||"War of blood and fire" : Puerto Rico -- Realms of gold : Mexico -- Fountain of eternal youth : La Florida -- Amazon women & Californian dreams : Baja California -- "Naked and barefoot" : the continent crossed -- The seven cities of Cíbola : New Mexico -- An Inca's tale, La Florida : the deep south -- "Hang all the Lutherans" : the Atlantic Coast -- Poetry & conquest : New Mexico -- God & government : New Mexico -- Po'pay's Pueblo revolt : New Mexico -- Manhunt beyond the Rio Grande : Texas -- Padre Kino, the Jesuit southwest : Arizona -- Love & the Comanche Dawn : Texas -- Los Anza & the Apaches : el Gran Norte -- Los Gálvez & el Gran Norte : California & Sonora -- Junípero Serra, paradise gained : California -- Hard road to paradise : Arizona & California -- Half a continent is Spanish : Louisiana & Alaska -- The governors : Louisiana & New Mexico -- "Gálvez, Spanish hero of the American Revolution" : the deep south -- Apogee & disaster : Canada & Spain -- Mexican independence : New Spain & México -- Nemesis, Andrew Jackson : Florida -- The Alamo & San Jacinto : Texas -- The Mexican-American War : México -- Epilogue: Puerto Rico, 1898.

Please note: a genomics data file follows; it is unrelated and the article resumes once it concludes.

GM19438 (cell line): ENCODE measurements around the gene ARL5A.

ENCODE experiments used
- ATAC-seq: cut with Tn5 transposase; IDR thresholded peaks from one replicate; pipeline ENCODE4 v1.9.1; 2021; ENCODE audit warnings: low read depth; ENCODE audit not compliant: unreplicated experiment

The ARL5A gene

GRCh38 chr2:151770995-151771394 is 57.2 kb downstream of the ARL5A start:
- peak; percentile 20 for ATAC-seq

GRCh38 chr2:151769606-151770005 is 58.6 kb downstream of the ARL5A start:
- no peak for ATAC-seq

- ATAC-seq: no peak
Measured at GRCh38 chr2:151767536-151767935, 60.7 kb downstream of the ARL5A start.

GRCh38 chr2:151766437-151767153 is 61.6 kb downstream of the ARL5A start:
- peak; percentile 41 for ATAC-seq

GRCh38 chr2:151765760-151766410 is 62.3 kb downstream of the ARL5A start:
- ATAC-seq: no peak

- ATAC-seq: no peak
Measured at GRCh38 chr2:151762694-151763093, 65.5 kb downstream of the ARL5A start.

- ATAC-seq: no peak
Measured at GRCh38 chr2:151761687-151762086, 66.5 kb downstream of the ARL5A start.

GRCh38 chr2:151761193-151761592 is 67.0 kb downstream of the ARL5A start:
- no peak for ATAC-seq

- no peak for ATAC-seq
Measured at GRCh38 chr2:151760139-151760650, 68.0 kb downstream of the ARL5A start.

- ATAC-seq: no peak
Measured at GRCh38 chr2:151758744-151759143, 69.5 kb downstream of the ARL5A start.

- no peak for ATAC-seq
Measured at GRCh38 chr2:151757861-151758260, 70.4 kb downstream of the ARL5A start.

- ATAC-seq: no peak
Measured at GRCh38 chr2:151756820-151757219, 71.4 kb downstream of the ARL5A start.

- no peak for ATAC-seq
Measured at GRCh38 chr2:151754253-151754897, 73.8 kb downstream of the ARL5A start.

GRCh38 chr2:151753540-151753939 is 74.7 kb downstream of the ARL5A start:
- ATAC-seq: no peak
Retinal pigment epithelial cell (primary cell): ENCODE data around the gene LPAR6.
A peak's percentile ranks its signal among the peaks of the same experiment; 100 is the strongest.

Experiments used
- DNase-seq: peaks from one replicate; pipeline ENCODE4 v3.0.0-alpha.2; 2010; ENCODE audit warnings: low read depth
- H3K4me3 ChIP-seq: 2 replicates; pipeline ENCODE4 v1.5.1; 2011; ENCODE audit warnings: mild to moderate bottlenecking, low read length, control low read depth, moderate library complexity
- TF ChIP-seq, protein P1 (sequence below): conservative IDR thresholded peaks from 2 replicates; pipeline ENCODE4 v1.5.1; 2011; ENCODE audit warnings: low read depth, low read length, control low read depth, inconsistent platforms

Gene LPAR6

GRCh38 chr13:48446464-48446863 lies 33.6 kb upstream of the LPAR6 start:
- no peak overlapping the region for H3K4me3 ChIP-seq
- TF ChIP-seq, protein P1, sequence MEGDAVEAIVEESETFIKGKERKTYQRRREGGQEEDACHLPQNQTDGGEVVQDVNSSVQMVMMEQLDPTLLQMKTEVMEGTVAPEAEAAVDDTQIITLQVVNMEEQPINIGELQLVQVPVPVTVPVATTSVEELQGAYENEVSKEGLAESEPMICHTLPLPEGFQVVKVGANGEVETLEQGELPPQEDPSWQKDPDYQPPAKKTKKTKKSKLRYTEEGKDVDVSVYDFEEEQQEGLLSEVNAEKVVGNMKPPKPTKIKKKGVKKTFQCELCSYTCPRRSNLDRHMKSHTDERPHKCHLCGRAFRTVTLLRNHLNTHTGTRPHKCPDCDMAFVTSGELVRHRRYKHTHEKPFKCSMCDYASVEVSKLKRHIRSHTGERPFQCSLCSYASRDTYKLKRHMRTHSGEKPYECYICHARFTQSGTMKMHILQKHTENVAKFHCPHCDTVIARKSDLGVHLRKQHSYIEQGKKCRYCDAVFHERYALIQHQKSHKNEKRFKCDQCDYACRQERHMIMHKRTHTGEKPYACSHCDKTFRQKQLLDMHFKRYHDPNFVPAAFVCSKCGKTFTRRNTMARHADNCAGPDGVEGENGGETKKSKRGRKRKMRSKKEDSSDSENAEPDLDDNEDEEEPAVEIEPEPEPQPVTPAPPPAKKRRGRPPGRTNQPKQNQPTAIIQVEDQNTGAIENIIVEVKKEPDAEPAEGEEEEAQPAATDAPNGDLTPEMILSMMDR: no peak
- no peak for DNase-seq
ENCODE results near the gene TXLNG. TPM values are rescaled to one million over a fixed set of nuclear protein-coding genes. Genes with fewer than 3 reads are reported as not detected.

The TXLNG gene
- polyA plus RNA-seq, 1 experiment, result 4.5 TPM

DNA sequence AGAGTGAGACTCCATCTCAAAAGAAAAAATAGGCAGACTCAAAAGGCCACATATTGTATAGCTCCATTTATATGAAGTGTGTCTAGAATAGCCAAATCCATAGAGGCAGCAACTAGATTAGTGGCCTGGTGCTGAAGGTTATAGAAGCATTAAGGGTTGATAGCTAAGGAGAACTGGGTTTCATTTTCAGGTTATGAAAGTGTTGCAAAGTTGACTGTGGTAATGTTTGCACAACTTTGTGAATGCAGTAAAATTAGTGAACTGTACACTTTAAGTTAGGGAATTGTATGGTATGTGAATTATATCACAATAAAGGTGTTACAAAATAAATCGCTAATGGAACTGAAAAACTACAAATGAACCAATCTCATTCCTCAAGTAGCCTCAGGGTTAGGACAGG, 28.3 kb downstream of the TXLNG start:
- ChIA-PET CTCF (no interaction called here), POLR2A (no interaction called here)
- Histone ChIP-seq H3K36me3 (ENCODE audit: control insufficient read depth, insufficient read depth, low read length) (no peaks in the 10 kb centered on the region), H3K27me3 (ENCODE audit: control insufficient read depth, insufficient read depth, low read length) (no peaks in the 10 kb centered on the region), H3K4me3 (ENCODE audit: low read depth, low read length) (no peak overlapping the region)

||"An epic history of the Spanish empire in North America from 1493 to 1898 by Robert Goodwin, author of Spain: The Centre of the World. At the conclusion of the American Revolution, half the modern United States was part of the vast Spanish Empire. The year after Columbus's great voyage of discovery, in 1492, he claimed Puerto Rico and the Virgin Islands for Spain. For the next three hundred years, thousands of proud Spanish conquistadors and their largely forgotten Mexican allies went in search of glory and riches from Florida to California. Many died, few triumphed. Some were cruel, some were curious, some were kind. Missionaries and priests yearned to harvest Indian souls for God through baptism and Christian teaching. Theirs was a frontier world which Spain struggled to control in the face of Indian resistance and competition from France, Britain, and finally the United States. In the 1800s, Spain lost it all. Goodwin tells this history through the lives of the people who made it happen and the literature and art with which they celebrated their successes and mourned their failures. He weaves an epic tapestry from these intimate biographies of explorers and conquerors, like Columbus and Coronado, but also lesser known characters, like the powerful Gálvez family who gave invaluable and largely forgotten support to the American Patriots during the Revolutionary War; the great Pueblo leader Popay; and Esteban, the first documented African American. Like characters in a great play or a novel, Goodwin's protagonists walk the stage of history with heroism and brio and much tragedy"-- Provided by publisher.